Drone attacks on Moscow are fine. Traffic jams in Moscow are fine. I’m not sure it moves the needle fast enough.

    I would want to ratchet up the pressure by attacking the people who actually support Putin — how many dead oligarchs before they want a swift end to the war?

    *: I can still remember that palpable, physical feeling of exhaustion when the Comey letter came out. That “I don’t want to deal with this Clinton shit any more” thought. I voted for her anyway, but with a chill down my spine at the thought of all the people who wouldn’t.

  14. SC_Birdflyte says:

    @Michael Reynolds: While we’re on the topic of assholes, Putin’s rhetoric reminds me of a story one of my co-workers once told me. It seems there was a supervisor who frequently ranted about the “assholes” he had to work with. One Friday, he was on a tear: “Assholes! Assholes! Why am I surrounded by assholes?” From another cubicle, a ghostly voice said, “Because you’re a turd.” But I doubt it changed his behavior and Putin won’t change either.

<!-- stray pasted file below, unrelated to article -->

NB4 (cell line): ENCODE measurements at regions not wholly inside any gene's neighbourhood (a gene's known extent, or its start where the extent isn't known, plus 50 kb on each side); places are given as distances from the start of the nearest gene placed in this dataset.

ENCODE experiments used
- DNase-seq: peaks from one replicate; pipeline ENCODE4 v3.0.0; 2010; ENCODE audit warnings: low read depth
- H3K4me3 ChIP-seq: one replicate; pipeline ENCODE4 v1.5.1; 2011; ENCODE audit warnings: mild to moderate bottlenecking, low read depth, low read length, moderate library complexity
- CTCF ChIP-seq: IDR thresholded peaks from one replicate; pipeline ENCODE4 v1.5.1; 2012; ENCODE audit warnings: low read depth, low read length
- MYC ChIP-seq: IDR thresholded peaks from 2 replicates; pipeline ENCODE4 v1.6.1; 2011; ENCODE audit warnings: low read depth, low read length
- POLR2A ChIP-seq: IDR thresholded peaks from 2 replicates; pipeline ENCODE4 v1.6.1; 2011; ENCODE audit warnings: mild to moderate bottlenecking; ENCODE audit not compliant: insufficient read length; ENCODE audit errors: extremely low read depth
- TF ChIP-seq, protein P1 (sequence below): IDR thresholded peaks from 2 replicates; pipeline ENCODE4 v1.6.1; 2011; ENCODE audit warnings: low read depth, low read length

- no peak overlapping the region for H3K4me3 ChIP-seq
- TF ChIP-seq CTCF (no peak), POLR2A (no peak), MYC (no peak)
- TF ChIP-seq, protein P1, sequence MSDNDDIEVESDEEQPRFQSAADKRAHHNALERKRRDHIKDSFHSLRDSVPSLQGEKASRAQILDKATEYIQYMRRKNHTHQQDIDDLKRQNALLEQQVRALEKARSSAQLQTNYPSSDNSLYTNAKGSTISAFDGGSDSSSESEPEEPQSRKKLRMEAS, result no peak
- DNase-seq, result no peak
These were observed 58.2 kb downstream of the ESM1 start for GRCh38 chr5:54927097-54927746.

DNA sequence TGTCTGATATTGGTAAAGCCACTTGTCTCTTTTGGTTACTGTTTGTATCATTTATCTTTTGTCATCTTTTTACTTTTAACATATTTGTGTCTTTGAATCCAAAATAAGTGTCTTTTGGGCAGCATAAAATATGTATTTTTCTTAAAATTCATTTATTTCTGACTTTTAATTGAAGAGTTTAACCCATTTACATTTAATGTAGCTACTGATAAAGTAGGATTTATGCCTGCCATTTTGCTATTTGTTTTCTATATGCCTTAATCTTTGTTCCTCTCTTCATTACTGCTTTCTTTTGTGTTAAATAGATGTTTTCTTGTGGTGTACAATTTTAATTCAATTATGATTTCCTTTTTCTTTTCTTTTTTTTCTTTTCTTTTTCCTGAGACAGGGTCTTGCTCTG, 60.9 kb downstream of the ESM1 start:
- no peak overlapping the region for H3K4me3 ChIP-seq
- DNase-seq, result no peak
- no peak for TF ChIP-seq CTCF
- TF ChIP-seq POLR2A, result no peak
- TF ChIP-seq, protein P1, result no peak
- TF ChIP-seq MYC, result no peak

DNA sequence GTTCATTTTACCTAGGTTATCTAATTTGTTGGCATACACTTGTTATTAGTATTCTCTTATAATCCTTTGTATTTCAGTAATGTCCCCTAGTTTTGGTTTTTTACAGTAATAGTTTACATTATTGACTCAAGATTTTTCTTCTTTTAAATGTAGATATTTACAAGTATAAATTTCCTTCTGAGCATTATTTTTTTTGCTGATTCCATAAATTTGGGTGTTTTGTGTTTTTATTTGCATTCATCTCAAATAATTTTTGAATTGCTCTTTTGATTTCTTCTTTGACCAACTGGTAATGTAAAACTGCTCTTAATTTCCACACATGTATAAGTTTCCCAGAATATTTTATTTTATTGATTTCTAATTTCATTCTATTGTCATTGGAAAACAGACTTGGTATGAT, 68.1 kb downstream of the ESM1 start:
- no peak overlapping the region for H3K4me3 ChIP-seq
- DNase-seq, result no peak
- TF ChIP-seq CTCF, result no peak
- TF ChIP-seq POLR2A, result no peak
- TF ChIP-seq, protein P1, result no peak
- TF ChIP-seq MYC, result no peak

15. JohnSF says:

    Walt is, once again, being the IR theorist getting smacked in the face by the wet fish of historical reality.
    Ukrainian (and for that matter, European) agency is central.
    What, for instance, happens if the US presses Ukraine to make peace by threatening an aid shut-off, and Ukraine tells Washington to go sit on it, and makes that threat public?

    As regards the drone attacks on Moscow, and other targets in Russia, the current situation is only the fore-shadowing of what may be coming.
    It is often forgotten Ukraine is a considerable industrial and technological power in it’s own right. And was a major area of missile production for the Soviet Union.
    Their current Neptune cruise missile has already been used to sink the Moskva, and destroy Russia’s main S-400 air defence system in Crimea.
    Much more effective than anything Russian cruise missiles have achieved.